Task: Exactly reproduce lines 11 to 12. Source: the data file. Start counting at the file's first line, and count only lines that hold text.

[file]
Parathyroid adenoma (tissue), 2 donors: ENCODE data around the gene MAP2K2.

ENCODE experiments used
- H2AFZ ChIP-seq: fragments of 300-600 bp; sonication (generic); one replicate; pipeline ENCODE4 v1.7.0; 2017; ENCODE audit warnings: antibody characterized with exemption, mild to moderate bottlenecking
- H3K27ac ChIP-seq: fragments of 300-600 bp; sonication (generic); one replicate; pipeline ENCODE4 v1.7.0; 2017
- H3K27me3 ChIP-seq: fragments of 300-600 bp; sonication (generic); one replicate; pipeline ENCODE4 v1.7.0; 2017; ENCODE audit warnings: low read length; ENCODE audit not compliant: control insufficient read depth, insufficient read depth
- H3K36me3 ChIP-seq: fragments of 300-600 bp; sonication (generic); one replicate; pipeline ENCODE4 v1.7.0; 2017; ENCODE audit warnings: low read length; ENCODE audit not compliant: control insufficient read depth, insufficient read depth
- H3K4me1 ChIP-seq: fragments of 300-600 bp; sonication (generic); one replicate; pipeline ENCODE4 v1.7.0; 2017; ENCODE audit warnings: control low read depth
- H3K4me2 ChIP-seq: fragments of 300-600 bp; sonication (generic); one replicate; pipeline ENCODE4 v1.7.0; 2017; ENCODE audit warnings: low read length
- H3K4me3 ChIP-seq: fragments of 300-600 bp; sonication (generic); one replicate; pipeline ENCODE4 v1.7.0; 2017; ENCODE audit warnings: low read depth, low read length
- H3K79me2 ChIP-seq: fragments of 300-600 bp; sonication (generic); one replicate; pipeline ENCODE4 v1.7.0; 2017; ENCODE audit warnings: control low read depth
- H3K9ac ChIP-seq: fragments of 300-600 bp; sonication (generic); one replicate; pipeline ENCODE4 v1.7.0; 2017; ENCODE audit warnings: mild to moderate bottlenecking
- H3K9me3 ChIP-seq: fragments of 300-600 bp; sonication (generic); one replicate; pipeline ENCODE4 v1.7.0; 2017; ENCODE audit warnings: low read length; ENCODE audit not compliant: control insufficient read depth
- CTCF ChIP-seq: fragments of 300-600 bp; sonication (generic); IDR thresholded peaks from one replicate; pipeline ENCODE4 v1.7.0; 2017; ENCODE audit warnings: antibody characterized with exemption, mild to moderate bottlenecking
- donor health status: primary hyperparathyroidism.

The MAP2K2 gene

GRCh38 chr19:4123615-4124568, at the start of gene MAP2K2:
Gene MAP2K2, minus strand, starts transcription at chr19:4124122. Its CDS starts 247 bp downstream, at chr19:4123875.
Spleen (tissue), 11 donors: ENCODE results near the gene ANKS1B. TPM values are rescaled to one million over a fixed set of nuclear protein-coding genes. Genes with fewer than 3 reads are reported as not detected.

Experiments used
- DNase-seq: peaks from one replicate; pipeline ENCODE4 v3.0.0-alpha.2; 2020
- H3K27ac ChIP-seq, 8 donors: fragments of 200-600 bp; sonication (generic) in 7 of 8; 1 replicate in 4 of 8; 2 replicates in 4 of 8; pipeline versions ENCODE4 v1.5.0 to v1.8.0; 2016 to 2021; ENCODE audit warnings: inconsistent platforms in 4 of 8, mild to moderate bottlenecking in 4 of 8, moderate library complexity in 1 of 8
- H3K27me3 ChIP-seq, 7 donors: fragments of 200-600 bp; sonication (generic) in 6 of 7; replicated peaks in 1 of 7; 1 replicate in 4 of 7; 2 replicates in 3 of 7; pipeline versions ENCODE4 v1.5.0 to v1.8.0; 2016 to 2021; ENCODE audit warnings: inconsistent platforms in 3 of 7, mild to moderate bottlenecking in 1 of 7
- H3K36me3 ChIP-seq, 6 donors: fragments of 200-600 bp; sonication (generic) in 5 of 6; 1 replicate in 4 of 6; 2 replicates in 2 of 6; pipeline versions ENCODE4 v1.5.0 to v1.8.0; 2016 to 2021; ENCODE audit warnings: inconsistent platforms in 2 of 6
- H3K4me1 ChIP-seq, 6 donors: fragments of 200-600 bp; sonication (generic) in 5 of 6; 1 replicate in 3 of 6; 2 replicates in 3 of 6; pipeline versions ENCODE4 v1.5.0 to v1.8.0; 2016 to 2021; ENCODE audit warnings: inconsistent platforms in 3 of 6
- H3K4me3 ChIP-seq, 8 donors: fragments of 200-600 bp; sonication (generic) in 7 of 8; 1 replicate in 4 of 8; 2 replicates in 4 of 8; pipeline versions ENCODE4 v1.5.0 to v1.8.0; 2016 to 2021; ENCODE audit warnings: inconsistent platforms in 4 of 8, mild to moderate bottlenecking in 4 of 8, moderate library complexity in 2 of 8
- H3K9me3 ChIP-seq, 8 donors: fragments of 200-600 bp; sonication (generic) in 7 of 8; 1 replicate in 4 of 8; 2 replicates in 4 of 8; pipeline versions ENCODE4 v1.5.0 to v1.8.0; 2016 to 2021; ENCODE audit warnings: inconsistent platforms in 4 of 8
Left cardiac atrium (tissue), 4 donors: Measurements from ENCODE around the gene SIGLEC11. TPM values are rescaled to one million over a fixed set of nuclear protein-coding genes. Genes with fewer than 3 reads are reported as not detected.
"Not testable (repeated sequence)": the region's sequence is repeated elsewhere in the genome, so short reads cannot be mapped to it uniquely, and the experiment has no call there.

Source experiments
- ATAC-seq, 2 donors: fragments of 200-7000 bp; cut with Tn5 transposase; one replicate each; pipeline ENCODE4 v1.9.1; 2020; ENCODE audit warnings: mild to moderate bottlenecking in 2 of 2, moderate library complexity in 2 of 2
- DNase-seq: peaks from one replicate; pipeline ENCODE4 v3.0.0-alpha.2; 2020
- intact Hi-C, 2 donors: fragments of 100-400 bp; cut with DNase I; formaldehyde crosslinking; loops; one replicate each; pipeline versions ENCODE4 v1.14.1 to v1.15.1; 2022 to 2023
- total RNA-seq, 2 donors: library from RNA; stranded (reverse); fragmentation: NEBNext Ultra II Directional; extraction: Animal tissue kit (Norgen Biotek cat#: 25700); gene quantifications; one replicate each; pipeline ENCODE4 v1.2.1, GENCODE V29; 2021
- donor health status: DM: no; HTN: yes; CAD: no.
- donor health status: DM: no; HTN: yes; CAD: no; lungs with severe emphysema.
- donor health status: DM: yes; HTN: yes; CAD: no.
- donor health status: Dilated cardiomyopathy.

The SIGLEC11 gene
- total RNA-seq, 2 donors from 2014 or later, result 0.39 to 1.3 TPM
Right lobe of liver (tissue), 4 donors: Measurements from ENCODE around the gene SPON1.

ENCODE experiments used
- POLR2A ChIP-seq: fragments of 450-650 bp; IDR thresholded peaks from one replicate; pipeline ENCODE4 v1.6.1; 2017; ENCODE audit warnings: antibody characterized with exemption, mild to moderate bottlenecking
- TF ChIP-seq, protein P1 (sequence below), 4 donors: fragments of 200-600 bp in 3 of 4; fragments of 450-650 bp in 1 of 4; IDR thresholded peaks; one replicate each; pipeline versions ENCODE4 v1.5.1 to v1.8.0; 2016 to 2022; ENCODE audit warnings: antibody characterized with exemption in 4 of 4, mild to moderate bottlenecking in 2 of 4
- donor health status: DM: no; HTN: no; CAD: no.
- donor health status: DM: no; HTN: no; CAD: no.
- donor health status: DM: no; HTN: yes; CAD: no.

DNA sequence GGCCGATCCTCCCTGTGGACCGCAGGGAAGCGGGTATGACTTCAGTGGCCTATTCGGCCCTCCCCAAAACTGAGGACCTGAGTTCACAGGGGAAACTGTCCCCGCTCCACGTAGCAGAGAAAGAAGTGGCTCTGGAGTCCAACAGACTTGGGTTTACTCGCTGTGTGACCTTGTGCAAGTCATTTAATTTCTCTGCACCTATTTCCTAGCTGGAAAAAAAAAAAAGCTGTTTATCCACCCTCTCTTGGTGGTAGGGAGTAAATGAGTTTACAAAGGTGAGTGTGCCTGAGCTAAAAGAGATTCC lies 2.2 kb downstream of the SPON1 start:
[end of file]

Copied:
- H3K9ac ChIP-seq: fragments of 300-600 bp; sonication (generic); one replicate; pipeline ENCODE4 v1.7.0; 2017; ENCODE audit warnings: mild to moderate bottlenecking
- H3K9me3 ChIP-seq: fragments of 300-600 bp; sonication (generic); one replicate; pipeline ENCODE4 v1.7.0; 2017; ENCODE audit warnings: low read length; ENCODE audit not compliant: control insufficient read depth